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Filed under: Courts • Crime • Death Penalty • Georgia • Justice
soundoff (1,145 Responses)
  1. stephaniemz

    I didn't realize the prosecutor was present during this crime....that's the only way he could know 100%.

    September 20, 2011 at 9:34 pm | Report abuse |
    • Mark

      Exactly – is he saying that he was there? This prosecutor would rather put to death another human being than to admit that he would actually convict an innocent person of something they may not have done. I think he needs to locate his integrity and perhaps lose his pride.

      September 20, 2011 at 9:48 pm | Report abuse |
    • Supremo Lagarto

      If he truly has no doubt when there was no physical evidence and most of the witnesses admitted they lied, then he is obviously incompetent and should be fired.

      September 20, 2011 at 10:01 pm | Report abuse |
    • Alex

      Since no prosecutors are ever present at any crimes, are you saying that every single criminal trials is questionable?

      September 20, 2011 at 10:01 pm | Report abuse |
    • Reality Check

      The reporter didn't bother to ask the DA about the reports of police threats and intimidation made to witnesses, the lack of physical evidence in this case, or the notorious unreliability of eye witness identification. Nor did he bother to ask the DA his theory of why seven of nine witnesses have recanted.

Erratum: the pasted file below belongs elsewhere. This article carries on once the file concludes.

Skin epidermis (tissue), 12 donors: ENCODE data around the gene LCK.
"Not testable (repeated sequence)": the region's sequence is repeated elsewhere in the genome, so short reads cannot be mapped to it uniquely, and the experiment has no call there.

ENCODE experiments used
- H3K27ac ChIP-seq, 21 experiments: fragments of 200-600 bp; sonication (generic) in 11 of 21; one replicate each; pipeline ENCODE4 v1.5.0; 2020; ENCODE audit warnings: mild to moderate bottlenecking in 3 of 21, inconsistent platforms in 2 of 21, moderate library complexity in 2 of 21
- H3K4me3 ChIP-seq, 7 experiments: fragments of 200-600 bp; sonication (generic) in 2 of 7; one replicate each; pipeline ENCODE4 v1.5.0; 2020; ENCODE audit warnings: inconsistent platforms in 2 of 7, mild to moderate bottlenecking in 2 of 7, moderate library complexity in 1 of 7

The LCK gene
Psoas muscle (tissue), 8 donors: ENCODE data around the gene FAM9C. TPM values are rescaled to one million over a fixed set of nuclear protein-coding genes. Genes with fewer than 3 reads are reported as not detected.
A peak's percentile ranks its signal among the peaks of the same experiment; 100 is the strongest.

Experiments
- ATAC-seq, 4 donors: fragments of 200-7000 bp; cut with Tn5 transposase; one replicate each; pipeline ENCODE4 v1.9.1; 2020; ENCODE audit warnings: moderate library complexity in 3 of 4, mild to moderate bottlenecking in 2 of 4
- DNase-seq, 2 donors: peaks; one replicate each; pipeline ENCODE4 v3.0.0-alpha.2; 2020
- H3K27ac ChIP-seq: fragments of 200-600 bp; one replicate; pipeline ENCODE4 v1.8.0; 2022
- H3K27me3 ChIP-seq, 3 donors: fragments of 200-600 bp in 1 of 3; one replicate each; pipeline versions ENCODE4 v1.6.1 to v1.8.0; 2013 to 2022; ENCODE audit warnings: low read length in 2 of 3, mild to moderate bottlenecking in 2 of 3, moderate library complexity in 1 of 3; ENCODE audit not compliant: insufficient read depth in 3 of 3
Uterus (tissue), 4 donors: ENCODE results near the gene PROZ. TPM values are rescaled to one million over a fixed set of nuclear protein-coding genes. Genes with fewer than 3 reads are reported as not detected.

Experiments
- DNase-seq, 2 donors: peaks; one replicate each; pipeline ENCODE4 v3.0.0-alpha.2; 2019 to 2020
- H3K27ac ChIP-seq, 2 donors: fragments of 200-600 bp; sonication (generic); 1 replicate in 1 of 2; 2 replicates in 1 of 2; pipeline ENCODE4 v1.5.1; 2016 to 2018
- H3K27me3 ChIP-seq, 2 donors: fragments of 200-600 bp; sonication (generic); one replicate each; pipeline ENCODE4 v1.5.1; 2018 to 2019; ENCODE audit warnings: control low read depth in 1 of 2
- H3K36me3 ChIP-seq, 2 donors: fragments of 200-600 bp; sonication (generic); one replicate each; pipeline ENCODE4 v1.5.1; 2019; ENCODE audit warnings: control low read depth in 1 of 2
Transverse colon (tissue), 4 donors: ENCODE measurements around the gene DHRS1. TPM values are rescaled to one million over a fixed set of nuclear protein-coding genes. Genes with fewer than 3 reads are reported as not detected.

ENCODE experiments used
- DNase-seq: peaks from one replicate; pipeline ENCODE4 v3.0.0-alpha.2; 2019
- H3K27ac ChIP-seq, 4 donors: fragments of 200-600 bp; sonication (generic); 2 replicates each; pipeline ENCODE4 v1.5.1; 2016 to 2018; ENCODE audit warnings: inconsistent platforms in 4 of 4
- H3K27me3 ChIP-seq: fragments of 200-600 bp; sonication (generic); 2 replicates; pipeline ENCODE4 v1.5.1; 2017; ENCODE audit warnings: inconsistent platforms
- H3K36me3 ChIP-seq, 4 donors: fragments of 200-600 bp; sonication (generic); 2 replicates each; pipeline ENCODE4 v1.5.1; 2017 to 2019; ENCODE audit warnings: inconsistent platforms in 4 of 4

Is this stenography or journalism?

      September 20, 2011 at 10:14 pm | Report abuse |
    • Supremo Lagarto

      At Alex: No we are saying the prosecutor is making a dumb statement and that he is incompetent and corrupt.

      September 20, 2011 at 10:20 pm | Report abuse |
    • David

      Its the prosecutor's job to be certain of guilt. What's stupid is that someone asked him this question.

      September 21, 2011 at 8:06 pm | Report abuse |
    • Kai

      Um, prosecutors aren't usually present at ANY crimes, genius. By your reasoning, nobody should ever be tried. This is why you don't work in the legal field.

      September 21, 2011 at 11:46 pm | Report abuse |
  2. American History X

    He talked all that garbage, but STILL did not say there was any evidence to indict Davis to the crime! All his did was talk about his beliefs. The burden of proof is on the state to prove that it IS true. The burden of proof is not on Davis' attorney to prove that it is NOT true. The prosecutor just made himself look foolish. Evidence in the same bag from different CASES?????